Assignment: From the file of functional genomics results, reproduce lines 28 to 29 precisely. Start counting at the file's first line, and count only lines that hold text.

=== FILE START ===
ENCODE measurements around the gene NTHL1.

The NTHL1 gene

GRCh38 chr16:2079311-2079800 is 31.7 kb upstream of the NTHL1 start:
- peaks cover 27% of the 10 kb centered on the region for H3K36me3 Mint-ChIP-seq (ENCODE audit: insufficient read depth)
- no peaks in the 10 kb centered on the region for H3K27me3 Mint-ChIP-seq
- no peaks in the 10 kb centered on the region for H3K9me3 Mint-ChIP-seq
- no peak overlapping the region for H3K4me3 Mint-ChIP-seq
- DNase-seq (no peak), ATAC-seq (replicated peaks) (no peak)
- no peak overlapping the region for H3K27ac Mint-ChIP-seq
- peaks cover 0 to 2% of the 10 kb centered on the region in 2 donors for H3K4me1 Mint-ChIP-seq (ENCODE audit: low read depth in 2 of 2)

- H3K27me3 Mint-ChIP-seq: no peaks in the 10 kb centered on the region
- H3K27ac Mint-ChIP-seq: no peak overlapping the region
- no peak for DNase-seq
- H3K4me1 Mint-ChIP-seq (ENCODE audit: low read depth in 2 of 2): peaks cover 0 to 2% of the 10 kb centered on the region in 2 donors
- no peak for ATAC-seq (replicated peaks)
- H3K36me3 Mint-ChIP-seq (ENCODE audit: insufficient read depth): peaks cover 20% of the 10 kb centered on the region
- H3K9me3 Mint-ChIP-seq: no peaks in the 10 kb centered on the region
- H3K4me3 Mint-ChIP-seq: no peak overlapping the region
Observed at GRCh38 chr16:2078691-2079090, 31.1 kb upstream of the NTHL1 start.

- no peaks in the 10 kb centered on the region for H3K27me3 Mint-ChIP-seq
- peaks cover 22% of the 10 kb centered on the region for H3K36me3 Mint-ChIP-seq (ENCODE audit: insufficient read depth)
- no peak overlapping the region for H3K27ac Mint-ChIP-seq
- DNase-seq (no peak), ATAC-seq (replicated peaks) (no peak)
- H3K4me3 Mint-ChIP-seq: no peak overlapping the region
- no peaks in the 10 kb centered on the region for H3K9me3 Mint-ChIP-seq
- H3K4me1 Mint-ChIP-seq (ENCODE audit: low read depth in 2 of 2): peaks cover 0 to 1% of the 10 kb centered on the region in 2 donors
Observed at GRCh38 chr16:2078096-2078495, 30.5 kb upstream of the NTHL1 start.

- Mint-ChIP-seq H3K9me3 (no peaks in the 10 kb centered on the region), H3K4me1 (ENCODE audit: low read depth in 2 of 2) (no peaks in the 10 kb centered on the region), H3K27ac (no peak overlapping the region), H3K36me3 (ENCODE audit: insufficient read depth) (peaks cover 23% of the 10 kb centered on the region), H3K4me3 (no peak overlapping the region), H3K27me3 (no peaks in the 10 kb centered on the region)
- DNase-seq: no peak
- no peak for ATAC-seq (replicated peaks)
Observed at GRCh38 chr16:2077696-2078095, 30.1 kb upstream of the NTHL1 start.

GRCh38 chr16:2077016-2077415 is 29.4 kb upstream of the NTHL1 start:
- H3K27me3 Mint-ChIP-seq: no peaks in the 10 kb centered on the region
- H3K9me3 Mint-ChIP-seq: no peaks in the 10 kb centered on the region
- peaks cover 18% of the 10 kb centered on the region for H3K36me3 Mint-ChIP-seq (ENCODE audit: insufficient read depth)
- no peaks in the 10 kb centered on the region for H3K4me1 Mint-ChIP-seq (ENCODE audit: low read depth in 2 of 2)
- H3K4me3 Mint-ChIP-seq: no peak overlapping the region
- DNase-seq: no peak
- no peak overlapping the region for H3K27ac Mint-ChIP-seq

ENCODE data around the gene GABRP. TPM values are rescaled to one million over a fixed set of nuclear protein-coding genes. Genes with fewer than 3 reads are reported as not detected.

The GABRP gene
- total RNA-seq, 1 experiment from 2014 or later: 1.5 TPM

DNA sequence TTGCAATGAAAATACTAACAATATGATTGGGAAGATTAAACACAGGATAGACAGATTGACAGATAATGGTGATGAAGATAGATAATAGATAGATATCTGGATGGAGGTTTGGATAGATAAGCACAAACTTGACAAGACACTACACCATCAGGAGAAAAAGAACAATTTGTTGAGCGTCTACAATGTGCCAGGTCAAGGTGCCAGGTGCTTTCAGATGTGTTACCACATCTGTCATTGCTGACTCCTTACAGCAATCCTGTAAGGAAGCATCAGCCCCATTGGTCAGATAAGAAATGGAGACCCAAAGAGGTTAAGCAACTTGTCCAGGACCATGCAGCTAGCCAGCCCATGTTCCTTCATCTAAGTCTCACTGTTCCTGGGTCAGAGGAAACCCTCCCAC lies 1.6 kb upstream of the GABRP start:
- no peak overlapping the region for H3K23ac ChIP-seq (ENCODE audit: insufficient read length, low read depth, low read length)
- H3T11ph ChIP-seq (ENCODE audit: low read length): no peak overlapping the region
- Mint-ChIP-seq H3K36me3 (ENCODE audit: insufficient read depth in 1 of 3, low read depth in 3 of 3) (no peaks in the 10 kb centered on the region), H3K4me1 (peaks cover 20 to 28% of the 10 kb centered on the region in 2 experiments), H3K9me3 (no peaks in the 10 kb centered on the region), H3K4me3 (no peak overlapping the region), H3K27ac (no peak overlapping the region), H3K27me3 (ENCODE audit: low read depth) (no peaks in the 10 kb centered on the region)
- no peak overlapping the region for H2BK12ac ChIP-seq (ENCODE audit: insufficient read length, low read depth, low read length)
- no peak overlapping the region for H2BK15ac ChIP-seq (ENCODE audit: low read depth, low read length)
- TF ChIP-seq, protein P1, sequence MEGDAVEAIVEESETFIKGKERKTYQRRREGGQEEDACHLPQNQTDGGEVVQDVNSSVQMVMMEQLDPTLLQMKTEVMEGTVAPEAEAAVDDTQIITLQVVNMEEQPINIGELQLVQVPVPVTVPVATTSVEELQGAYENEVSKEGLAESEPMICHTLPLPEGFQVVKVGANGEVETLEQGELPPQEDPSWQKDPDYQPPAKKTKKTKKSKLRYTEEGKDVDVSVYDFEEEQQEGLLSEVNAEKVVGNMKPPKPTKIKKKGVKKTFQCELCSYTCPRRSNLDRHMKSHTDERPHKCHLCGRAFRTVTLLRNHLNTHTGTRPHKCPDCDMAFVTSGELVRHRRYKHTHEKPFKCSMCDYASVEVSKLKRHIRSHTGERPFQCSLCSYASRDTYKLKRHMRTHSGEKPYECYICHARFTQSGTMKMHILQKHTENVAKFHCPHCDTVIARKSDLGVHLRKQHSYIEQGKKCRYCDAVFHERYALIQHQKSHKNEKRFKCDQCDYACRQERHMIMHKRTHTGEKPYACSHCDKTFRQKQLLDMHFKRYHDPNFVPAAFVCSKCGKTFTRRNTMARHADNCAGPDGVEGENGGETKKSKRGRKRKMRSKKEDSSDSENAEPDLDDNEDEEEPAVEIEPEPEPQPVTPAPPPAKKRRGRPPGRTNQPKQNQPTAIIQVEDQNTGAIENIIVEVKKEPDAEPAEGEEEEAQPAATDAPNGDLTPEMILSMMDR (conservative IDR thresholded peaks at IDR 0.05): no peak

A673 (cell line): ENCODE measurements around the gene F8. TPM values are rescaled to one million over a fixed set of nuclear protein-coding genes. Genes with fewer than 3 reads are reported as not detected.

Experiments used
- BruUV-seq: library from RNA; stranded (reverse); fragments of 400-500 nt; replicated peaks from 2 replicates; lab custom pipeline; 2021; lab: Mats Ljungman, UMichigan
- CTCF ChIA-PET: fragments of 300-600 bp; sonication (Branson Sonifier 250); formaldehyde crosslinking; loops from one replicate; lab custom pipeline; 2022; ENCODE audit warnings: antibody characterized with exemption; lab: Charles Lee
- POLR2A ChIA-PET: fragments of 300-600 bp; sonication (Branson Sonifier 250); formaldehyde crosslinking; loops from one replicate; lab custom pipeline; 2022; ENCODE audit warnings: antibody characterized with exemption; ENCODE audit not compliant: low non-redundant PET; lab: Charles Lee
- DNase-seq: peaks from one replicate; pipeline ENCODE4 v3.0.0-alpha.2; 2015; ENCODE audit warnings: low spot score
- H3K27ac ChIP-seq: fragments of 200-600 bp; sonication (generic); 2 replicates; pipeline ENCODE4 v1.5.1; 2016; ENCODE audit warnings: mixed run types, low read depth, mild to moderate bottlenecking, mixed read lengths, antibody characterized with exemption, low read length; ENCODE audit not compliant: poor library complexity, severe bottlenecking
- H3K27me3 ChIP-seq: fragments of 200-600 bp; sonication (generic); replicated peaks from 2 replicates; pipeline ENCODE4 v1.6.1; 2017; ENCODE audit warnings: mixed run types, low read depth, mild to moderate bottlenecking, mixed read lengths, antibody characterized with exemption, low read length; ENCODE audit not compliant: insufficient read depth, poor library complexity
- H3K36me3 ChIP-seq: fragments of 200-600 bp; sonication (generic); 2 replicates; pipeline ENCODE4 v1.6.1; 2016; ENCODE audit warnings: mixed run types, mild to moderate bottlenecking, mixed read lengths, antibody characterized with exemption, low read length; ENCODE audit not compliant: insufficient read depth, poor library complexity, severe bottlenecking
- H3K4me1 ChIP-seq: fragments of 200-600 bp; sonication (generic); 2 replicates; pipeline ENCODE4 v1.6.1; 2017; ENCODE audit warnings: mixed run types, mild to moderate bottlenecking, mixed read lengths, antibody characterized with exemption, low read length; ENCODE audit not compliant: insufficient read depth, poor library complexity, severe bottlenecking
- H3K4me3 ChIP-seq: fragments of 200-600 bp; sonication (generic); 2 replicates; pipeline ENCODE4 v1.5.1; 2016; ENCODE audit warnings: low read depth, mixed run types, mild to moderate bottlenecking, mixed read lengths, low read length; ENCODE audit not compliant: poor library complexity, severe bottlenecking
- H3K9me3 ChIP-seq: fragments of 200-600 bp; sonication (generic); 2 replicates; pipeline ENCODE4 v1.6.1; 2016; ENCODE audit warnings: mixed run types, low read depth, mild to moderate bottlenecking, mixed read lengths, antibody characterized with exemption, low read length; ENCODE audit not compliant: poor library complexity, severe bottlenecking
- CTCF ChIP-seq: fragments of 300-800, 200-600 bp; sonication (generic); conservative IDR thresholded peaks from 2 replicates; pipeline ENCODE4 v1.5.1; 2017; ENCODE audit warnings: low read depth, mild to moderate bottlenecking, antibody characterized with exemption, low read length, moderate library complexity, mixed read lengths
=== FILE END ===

- Mint-ChIP-seq H3K9me3 (no peaks in the 10 kb centered on the region), H3K4me1 (ENCODE audit: low read depth in 2 of 2) (no peaks in the 10 kb centered on the region), H3K27ac (no peak overlapping the region), H3K36me3 (ENCODE audit: insufficient read depth) (peaks cover 23% of the 10 kb centered on the region), H3K4me3 (no peak overlapping the region), H3K27me3 (no peaks in the 10 kb centered on the region)
- DNase-seq: no peak